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Íosagán agus Sgéalta Eile
Dublin: Conradh na Gaeilge. Good+. 1907. First Edition; First Printing. Softcover. 3 p.l., 117 & [2] pages; Publisher's brown pictorial wrappers, title page printed in red and black (dated "1907"), edges of the text trimmed rough. Sectional titles to the stories with b/w illustrations & four hors-texte color plates by Beatrice Elvery (all present). The title page and text are entirely in Irish, but for a glossary (Foclóir) at the end [pp. (95) - 117]. "Only the more difficult words, or words which illustrate some peculiarity of local usage in pronunciation, vocabulary or usage, are included in this Foclóir." As a supplement to this glossary, an early owner of this copy has written English translations of many words and a few grammatical notes on many pages of the text. These annotations are entirely in pencil. Our copy of his rare little book, 'Íosagán agus Sgéalta Eile,' is sound and interesting, markings and all. We have decided to leave them, as their presence in this copy does seem to fulfill and embody Pádraig Pearse's aim in writing and publishing these stories. Certainly, a buyer might have a different reaction to this annotation, which affects some portion of at least 48 pages; the pencil notes are not written with a heavy hand, and a competent conservator could make these vanish. It should also be mentioned that there is a signature (in Irish) with a brief note on the recto of the front blank leaf, one sectional title has evidence of careless opening at the deckle of its fore-edge (no text affected), there are three or four lower corners of leaves which had been turned in at one point (now flat, with no breaks or damage to the leaves) and there is a tiny splash of blue (paint? ink?) on the blank verso of the sectional title to the last story. The wrappers are complete and integral, but there is some fraying at the spine ends and some minor breaks along the yapped (overhanging) edges of the wrappers. Pictures sent upon request. A rare, early book by Pádraig Pearse, sometimes known as Patrick H. Pearse, writing here under his Irish name: Pádraig (Anraí) Mac Piarais. Pearse, [1879 – 3 May 1916] was an Irish teacher, barrister, poet, writer, nationalist and political activist who was one of the leaders of the Easter Rising in 1916. He was declared "President of the Provisional Government" of the Irish Republic in one of the bulletins issued by the Rising's leaders, although his precise title is still under some dispute. But, unquestionably, as a tribute to his skills at public speaking and his power as a writer in both English and Irish, Pádraig was chosen by the Irish Republican Brotherhood leader Tom Clarke to be the spokesman for the Rising. On Easter Monday, 24 April 1916, it was Pearse who proclaimed a Republic from the steps of the General Post Office and headquarters of the revolutionaries. Nine days later, he and his brother Willie were executed by a British firing squad along with 14 others. Pádraig Pearse, along with Thomas Clarke and Thomas MacDonagh, was the first to be shot. General Sir John Maxwell, commanding the British forces in Ireland, sent a telegram to British Prime Minister Asquith, advising him not to return the bodies of Pádraig and Willie Pearse to their family, saying: "Irish sentimentality will turn these graves into martyrs' shrines to which annual processions will be made which would cause constant irritation in this country." For many Irish, Pearse is still the face of the Easter 1916 Rising. Early in his short life, Pearse developed a strong passion for the Irish language (which was native to his mothers family, from Co. Meath). In 1896, at the age of sixteen, he joined the Gaelic League (Conradh na Gaeilge) which was then just three years old, and in 1903 at the age of 23, he became editor of its newspaper An Claidheamh Soluis ("The Sword of Light"). In 1899, he taught a weekly class in Irish in the then-Jesuit University College Dublin, where James Joyce, (who was three years younger than Pádraig) was one of his pupils. The promotion of Irish for both artistic and political reasons was clearly the central aim of his youth. In 1905, his book Poll an Piobaire (The Piper's Cave) was published, Also, in that year, Pearse visited Belgium specifically for the purpose of seeing how a bi-lingual society and educational system might function. In 1906 Pearse published some prose poems (writing as Colm Ó Conaire). The next year, the present little book of Irish stories - Íosagán agus Sgéalta Eile was published. The title page and text are entirely in Irish, but for a glossary (Foclóir) at the end [pp. (95) - 117]. Both in matters of style and structure, these Irish stories of Pearse break new ground. He used the vernacular language, and also abandoned the formulaic openings usually found in the tales transmitted as Irish folklore. An early critic found this new direction set by Pearse for Irish literature disquieting. Dr. Richard Heneby (a native Irish speaker) found the explosive opening of the first story in 'Íosagán agus Sgéalta Eile' objectionable. In fact, he wrote that this whole collection of stories was "particularly vile, although apparently intended as a classic." Padraig Pearse's former student James Joyce had ample reason to cultivate his connoisseurship of anti-modernist criticism. Had he read this opinion of his old teacher's stories, Joyce probably would have been motivated to pull out the old foclóir and struggle through 'Íosagán.' As it happened, Pearse rubbed Joyce the wrong way and the younger man soon left Pearse's Irish class. Joyce's old friend Frank Budgen later wrote that Joyce objected to Pearse's running down of the English language at the expense of Irish. The particular point of parting seems to be over Pearse's denegration of the English word "thunder" as weak and inadequate compaired with the Irish "tórnach" (or toirneach). Joyce, on the other hand, especially loved "thunder" for its onomatopoeic rolling through the mouth. Both are spendid words... (Modern linguists would suggest that they are branches from the same old source -- a Proto-Indo-European root which gives us words for thunder, and a few relatives (for instance the Old English "Thunores Dæg" - which we call Thursday). Joyce soon switched to the study of Norwegian. And Pearse became more and more interested in politics and Irish nationalism. ; Experience the pleasure of reading and appreciating this actual printed item. It has its own physical history that imbues it with a character lacking in ephemeral electronic renderings. .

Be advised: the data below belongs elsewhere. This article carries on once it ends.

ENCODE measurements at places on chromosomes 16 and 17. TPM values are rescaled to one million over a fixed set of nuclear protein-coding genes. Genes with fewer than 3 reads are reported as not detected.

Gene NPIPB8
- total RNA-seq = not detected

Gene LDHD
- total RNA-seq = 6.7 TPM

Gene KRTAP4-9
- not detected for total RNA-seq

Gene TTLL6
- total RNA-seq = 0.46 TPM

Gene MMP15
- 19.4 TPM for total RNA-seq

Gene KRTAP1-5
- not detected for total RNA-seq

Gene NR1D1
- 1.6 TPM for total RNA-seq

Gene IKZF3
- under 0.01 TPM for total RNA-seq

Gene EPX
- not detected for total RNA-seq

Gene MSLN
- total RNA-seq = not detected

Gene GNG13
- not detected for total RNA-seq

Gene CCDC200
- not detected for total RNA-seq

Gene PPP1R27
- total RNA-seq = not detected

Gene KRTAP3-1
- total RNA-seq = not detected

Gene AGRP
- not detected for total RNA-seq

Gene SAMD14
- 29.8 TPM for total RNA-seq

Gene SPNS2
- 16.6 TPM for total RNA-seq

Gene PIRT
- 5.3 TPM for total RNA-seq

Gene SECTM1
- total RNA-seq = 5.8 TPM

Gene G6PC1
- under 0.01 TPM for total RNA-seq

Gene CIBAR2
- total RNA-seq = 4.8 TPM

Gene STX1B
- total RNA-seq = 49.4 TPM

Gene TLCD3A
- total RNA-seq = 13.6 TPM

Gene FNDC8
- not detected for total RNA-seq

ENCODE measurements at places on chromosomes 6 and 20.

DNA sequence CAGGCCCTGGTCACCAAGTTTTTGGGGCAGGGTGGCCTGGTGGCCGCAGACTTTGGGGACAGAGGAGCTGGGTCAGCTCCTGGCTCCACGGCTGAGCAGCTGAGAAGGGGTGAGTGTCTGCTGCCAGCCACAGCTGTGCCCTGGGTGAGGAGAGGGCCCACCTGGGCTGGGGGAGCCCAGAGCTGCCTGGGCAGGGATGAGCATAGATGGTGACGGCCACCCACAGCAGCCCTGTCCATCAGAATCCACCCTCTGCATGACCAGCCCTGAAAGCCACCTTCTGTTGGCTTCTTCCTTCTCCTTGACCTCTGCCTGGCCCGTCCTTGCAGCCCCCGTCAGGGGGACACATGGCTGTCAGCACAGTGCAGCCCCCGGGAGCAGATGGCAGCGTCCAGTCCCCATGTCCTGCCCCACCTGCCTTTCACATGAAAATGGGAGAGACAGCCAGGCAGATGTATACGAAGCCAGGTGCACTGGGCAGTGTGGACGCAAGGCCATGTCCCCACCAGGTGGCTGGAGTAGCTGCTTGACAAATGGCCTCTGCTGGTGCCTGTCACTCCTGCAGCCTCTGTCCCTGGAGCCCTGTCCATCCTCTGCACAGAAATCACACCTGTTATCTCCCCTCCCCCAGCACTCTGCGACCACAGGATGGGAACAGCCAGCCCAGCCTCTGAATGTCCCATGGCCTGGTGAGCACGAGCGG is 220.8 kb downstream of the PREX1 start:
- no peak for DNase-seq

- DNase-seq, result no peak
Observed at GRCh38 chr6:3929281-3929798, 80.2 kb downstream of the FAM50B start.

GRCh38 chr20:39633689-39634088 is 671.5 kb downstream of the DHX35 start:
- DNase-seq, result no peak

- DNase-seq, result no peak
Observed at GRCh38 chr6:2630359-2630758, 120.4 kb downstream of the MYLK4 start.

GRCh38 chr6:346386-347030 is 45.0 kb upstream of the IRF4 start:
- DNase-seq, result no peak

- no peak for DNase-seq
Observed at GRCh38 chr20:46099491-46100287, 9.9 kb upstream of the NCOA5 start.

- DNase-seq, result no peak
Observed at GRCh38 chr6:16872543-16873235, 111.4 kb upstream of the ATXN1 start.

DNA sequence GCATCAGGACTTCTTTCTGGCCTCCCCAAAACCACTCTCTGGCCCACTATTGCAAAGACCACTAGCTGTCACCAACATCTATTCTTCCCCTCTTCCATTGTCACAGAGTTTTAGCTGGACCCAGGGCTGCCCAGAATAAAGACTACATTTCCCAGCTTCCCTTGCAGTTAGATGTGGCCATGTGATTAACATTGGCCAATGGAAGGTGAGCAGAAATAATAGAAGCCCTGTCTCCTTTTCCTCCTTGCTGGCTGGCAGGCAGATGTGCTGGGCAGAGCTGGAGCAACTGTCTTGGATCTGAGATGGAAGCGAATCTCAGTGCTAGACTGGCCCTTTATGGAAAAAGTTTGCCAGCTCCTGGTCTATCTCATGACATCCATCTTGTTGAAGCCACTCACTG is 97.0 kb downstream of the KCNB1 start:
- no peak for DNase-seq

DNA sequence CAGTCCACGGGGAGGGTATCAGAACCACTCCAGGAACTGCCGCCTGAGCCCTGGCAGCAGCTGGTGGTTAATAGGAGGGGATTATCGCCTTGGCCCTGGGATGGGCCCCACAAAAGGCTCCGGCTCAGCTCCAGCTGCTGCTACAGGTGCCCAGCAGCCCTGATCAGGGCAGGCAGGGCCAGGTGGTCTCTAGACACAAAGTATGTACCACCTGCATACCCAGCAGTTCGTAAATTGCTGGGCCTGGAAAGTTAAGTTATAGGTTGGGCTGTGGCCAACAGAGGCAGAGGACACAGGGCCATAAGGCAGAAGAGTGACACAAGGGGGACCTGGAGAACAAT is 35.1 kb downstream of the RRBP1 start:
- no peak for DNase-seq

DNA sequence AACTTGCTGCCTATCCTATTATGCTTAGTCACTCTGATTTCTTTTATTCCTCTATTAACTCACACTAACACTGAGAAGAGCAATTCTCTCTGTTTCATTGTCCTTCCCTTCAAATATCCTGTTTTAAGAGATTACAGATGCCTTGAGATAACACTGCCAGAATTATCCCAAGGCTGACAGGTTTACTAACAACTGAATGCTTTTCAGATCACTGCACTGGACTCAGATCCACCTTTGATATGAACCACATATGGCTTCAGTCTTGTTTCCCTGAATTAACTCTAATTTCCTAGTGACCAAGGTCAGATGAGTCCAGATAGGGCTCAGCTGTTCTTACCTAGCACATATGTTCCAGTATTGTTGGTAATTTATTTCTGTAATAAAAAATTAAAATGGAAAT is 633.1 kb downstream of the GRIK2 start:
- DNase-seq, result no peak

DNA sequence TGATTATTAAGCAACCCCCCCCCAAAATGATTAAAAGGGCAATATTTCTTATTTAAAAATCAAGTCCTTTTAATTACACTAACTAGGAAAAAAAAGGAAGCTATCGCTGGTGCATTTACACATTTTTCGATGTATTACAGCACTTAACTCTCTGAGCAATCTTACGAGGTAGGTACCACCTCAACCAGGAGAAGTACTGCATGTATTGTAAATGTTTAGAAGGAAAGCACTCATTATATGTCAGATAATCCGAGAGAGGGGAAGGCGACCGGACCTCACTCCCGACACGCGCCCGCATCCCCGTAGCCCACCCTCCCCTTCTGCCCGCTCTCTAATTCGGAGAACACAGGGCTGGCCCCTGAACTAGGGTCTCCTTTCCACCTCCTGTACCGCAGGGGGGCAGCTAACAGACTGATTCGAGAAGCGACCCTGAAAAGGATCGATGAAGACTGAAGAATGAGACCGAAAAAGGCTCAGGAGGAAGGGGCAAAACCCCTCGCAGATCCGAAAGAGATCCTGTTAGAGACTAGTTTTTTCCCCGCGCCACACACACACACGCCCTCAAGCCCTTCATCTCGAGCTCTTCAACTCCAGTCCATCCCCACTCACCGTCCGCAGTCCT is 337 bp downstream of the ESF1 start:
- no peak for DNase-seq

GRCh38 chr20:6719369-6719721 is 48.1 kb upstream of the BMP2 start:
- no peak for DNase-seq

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Last Found On: 2017-07-18           Check availability:      Biblio